WordPress Plugins 

Plugins work similarly to apps on any app store. There are thousands to choose from, which means endless options for customization, but also endless confusion. You’ll need to know what type of functionality you’ll need.

Even simple seeming plugins will suddenly force you to deal with yet another confusing dashboard and learn more aspects of web development 

Each plugin has its own support forum, meaning if you have 15 plugins on your website, you’ll have to visit 15 different forums for help getting it set up and for maintenance issues.

Beware that the more plugins you install, the slower your website will be, along with adding additional security risk. The reason is that each plugin is made by independent developers, and there is no way to verify whether they are maintaining the plugin to the highest security standards.

You’ll need to research which of these plugins is the best for any given feature. You’ll need plugins to back up your website, create a simple contact form, help with SEO, and more. Any functionality you want to add will require additional plugins.

WordPress without plugins is really not that useful of a platform, and the main reason why the majority of users like the WordPress.org version over the WordPress.com version.

Some plugins are free, but many cost money for full features. You will also be responsible for keeping WordPress core, your theme, plugins, and server’s PHP version up to date. Sometimes plugins will stop being compatible with the current version of WordPress core, your web hosting’s PHP version, or create formatting issues by not integrating well with your chosen theme.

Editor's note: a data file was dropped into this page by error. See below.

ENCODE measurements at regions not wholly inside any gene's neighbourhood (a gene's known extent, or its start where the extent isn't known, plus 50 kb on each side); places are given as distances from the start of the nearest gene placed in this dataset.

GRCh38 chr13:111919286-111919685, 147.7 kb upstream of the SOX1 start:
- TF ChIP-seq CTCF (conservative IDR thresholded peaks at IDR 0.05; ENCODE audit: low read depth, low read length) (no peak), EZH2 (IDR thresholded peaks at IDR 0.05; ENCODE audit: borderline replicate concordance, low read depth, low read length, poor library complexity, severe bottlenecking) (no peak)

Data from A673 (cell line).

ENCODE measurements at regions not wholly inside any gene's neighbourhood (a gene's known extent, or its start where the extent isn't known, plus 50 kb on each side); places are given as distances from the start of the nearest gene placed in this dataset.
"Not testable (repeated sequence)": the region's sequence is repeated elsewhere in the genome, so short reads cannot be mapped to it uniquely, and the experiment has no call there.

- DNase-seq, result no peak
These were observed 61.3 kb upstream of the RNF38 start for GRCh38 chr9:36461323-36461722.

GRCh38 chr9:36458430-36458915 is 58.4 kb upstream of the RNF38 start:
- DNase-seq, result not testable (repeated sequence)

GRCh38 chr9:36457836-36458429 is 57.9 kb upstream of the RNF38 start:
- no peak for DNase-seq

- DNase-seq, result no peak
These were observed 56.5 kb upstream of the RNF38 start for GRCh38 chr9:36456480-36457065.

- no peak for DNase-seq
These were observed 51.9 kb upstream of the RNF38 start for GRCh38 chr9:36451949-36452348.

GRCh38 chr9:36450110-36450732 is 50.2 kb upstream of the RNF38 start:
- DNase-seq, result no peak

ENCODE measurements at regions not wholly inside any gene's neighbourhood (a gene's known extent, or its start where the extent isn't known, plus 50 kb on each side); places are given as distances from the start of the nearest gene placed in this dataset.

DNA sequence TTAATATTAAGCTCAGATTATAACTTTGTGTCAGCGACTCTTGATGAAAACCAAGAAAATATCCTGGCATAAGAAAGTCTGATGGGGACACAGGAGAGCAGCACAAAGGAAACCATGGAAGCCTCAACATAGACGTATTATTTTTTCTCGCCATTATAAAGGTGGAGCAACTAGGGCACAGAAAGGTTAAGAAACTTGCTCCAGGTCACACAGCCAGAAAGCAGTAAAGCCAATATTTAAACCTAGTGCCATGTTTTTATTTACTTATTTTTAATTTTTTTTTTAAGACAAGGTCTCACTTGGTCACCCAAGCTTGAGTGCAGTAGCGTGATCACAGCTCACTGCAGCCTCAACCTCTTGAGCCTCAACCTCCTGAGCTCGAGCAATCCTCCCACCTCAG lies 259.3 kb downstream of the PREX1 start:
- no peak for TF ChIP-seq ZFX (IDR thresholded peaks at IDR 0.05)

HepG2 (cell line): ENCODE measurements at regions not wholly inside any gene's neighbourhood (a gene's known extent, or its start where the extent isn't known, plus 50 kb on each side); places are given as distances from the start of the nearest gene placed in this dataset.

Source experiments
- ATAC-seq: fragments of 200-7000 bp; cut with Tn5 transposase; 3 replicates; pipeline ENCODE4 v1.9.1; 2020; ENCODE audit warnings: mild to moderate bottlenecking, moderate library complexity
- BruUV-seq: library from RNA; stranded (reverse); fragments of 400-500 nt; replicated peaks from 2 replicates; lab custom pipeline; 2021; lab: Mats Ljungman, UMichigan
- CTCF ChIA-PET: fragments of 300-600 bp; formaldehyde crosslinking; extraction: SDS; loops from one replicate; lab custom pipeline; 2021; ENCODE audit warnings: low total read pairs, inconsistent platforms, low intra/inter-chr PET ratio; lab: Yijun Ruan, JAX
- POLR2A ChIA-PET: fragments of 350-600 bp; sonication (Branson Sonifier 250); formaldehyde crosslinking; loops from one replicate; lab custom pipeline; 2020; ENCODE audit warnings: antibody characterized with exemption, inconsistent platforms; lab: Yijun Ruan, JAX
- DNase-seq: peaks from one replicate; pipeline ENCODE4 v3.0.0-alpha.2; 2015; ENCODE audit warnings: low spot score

Is WordPress Secure? 

WordPress is open-source which means any independent developer can build plugins or themes for it. This also means that you’re completely relying on others to care about security. Even if you install a security plugin, you are still at risk of attack due to all your other plugins and themes. 

In fact, according to an examination of over 11,000 hacked sites, 78% of observed hacks occurred on WordPress and 56% of those are a result of vulnerabilities in outdated WordPress plugins, themes, and/or core.

Just search on Google and you’ll see tons of stories about WordPress’ frequent security issues and millions of sites being affected: